Sole representatives are nominated representatives of an overseas business. The requirements on visa holders are stringent and far-reaching.
To qualify for the sole representative visa the individual must be a single representative in the UK of an overseas employer who intends to establish and operate a registered branch or wholly-owned subsidiary in the UK. They must have been recruited and employed outside the UK by the employer they intend to represent, and intend to work full-time and only for the same overseas employer.
While sole representatives are required to hold a senior position with full authority to take operational decisions while representing the overseas company, they are not permitted to be a majority shareholder in that overseas business. The applicant must provide a document which details the terms and conditions of their employment, and they must be able to show that their salary and other benefits are relatively higher than other employees’ salaries, and appropriate for their senior-level position.
The visa holder must also evidence they can maintain and accommodate themselves, and any dependants, sufficiently without the need to access public funds.
They also have to meet the basic standard in English language.
Is it possible to extend a sole representative visa?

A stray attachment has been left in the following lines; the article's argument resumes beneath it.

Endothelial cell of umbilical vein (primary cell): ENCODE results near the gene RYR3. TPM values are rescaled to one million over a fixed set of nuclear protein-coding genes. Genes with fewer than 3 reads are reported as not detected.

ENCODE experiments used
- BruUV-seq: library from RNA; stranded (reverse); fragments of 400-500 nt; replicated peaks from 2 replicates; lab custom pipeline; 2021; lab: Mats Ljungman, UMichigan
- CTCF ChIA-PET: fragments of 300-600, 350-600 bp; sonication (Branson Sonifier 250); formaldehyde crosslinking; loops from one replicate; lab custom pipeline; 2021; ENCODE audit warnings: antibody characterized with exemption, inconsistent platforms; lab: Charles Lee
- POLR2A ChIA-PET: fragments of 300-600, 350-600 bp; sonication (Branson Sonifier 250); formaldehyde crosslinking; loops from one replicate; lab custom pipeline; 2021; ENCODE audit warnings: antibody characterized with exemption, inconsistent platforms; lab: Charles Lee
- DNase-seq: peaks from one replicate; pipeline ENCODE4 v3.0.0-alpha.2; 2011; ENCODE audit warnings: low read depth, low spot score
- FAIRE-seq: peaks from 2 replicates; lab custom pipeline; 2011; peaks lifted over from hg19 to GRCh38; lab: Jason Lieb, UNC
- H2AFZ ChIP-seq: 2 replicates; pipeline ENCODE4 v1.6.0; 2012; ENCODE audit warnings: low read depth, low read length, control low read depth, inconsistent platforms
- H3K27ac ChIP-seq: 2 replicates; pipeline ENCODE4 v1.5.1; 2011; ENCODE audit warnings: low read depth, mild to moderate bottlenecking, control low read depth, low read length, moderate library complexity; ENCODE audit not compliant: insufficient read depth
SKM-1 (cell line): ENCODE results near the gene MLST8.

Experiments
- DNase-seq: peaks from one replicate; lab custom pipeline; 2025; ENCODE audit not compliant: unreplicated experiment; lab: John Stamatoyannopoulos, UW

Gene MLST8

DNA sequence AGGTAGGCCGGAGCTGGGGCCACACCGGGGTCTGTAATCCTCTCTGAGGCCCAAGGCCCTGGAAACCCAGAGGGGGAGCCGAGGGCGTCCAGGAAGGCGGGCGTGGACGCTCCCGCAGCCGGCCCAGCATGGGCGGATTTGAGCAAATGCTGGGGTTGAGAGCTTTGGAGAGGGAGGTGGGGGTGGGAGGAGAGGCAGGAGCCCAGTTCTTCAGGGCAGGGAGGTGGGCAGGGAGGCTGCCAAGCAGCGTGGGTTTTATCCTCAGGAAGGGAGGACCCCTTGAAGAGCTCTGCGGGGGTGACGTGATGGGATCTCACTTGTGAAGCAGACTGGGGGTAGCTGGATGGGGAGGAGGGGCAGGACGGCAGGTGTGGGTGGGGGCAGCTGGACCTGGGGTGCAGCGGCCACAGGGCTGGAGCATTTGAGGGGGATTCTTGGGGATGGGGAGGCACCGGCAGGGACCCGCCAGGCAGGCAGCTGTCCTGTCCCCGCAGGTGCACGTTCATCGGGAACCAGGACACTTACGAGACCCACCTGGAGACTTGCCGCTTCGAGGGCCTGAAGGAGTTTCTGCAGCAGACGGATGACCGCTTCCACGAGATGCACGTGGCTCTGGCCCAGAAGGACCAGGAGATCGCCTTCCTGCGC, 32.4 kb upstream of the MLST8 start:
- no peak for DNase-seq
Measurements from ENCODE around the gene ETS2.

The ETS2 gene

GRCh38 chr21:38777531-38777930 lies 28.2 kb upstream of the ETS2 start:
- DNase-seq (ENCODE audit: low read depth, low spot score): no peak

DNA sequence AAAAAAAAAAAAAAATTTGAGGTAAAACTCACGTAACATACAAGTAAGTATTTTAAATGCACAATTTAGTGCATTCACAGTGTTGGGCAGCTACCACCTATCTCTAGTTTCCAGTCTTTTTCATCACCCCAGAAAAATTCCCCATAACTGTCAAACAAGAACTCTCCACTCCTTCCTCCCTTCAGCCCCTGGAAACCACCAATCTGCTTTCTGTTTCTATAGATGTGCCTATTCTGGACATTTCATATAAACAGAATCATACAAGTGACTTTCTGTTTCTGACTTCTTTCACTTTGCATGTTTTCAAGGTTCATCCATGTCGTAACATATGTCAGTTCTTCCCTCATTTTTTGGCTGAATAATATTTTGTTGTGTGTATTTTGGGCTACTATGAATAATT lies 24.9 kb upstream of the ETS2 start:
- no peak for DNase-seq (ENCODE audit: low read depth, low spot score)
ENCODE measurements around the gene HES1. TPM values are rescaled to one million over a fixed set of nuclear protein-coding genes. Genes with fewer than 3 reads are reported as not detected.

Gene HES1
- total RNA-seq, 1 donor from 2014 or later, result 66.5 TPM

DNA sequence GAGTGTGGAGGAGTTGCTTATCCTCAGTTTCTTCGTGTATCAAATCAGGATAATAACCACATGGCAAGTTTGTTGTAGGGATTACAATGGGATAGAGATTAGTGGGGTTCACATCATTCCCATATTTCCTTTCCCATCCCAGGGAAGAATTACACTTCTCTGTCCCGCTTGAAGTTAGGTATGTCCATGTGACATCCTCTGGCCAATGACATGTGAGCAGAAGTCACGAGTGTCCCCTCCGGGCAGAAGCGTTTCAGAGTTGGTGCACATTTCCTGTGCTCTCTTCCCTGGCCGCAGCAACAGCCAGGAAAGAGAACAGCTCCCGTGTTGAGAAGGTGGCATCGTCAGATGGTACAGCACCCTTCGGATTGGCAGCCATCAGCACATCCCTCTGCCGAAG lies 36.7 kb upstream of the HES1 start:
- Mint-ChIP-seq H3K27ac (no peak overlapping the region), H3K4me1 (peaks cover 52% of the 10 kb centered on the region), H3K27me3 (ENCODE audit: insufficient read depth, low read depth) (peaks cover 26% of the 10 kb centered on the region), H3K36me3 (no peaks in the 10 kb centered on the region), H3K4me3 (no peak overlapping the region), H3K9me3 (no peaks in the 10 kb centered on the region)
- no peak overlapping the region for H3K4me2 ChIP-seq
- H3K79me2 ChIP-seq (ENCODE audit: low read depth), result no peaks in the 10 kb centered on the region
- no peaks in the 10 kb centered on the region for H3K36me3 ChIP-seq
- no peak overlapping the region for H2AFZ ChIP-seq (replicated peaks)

Sole representative visas are initially granted for a period of 3 years and can be extended by a further 2 years on application.
Looking further ahead, the sole representative may qualify to settle in the UK permanently after 5 continuous years in the UK.
To be eligible for an extension, the company would need to show it satisfies certain criteria.
The company headquarters and principal place of business has to remain outside the UK.
The sole representative will need to show they:
- are employed full time as a representative of the overseas entity and is still required for the employment in question;
- have established and are in charge of the overseas entity’s UK branch or wholly-owned subsidiary;
- have generated business, principally with businesses in the UK; and
- can maintain and accommodate and any dependants adequately without recourse to public funds.